Promoting Your Brand With Viral Video

I debated heavily before posting this, because this blog is supposed to be a review of the fun world of viral video and marketing (not an advertisement for my services). That being said, I think some of you readers may be interested in how I work with sponsors.

As you know, I advocate that brands participate in consumer-generated media, but many have invested hundreds of thousands, and have seen little in return. Here’s a presentation I recently gave for some clients of Atlanta-based interactive agency, Spunlogic. It takes you through a number of ways your brand can enter this space cost efficiently — from contests to partnering with known creators.

Background

Earlier this summer, I read The Secret. The big idea (while not being entirely new) is that you can attract things you want, if you ask for something and have an unwavering belief that it can happen. My day job as a Marketing Director pays well, but we live out of our means. So I decided to pursue an additional $4-$5,000 a month. And it’s been working. I’ve created several videos through XLNTAds and here’s a recent example for GPSManiac (it has nearly 40,000 views and was rated among the top videos of the day when it posted). I’m working on scheduling some promotional workshops because I believe most agencies and brands are still in the dark ages in this arena. October happens to be a slower month because a few of my promotional videos have been delayed to November and December.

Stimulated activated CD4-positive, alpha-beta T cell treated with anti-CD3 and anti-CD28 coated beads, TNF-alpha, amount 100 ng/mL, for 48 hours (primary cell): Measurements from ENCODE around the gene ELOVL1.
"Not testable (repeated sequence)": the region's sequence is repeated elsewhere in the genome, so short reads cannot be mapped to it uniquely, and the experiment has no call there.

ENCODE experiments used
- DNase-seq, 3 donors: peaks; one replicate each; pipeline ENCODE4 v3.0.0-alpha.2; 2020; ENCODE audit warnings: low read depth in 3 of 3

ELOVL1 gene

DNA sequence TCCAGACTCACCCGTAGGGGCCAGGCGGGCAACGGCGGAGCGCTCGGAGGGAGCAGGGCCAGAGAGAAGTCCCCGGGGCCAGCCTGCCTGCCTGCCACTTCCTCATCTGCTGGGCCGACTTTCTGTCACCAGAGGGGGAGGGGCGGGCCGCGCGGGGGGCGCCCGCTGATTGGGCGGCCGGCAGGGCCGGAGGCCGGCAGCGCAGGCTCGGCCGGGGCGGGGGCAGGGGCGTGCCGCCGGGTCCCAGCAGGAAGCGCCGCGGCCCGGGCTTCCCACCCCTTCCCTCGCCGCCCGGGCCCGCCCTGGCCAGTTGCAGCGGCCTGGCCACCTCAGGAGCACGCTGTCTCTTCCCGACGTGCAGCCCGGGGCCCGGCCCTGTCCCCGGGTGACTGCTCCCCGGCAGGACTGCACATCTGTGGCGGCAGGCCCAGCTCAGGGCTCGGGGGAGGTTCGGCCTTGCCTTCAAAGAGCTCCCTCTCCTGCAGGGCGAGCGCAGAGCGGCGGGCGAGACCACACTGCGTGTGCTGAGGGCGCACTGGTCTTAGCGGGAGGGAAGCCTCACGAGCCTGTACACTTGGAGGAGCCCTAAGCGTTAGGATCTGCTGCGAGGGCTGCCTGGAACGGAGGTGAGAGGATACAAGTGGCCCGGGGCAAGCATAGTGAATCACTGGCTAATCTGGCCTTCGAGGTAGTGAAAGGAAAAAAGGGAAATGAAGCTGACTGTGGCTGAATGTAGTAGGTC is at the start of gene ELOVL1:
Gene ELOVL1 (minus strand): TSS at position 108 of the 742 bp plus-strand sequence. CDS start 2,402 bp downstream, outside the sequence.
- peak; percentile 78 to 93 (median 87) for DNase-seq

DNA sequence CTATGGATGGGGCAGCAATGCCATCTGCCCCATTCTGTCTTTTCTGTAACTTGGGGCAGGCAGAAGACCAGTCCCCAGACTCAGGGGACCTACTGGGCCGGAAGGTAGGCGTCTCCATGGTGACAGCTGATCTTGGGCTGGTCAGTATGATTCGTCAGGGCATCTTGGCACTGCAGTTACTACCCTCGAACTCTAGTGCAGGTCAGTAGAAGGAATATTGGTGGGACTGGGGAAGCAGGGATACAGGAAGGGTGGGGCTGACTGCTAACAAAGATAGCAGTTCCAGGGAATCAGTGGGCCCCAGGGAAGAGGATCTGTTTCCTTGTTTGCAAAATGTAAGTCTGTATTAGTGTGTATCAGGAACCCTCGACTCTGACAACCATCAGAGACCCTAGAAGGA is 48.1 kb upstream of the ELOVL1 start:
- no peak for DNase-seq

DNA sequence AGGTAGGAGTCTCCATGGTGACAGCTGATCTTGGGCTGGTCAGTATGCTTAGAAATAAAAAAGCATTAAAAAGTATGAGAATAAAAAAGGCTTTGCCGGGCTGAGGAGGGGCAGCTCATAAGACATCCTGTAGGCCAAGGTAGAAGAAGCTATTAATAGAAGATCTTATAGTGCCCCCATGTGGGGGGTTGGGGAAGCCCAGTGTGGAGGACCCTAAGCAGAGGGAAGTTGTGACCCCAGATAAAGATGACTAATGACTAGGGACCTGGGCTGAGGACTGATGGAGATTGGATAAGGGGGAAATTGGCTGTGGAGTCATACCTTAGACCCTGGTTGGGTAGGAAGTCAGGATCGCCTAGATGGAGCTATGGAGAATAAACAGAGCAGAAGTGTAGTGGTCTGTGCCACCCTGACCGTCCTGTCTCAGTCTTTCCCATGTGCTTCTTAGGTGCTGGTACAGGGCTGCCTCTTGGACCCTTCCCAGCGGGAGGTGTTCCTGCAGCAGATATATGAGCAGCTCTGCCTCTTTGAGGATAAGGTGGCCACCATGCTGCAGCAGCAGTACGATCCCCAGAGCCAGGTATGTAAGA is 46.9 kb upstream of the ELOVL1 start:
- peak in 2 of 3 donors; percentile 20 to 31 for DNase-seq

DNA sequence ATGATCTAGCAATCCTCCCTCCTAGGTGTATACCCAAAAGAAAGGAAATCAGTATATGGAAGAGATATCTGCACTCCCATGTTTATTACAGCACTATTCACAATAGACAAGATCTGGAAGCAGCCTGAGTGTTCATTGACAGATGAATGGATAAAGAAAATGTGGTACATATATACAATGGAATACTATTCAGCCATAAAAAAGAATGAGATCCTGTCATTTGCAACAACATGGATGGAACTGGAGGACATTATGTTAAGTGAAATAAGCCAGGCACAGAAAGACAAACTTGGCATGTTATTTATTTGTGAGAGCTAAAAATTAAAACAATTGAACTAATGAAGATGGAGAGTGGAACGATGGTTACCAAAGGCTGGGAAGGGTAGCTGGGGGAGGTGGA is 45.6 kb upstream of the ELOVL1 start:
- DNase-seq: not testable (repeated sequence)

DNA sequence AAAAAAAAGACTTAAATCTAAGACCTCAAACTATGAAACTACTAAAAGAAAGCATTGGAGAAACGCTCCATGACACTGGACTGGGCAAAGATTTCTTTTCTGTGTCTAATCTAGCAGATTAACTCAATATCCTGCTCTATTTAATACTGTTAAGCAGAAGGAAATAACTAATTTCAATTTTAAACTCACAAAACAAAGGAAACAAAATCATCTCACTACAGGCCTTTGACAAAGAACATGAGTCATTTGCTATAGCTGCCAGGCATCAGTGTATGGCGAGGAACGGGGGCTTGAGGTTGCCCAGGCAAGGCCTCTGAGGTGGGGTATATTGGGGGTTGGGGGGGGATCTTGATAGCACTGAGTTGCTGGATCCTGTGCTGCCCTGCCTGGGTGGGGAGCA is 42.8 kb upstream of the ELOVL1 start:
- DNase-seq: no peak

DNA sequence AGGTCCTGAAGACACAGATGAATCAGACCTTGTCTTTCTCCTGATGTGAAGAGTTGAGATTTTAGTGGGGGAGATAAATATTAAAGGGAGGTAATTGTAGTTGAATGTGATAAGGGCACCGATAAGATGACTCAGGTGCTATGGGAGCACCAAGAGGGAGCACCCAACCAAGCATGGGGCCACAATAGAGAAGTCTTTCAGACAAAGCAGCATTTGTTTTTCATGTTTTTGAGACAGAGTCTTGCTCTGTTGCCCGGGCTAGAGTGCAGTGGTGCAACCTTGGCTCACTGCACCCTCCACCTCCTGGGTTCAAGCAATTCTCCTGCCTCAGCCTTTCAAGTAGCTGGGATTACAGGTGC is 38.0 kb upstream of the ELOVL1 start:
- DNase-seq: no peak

So this month, I’m offering a “sale” for custom entertainment/promotional videos.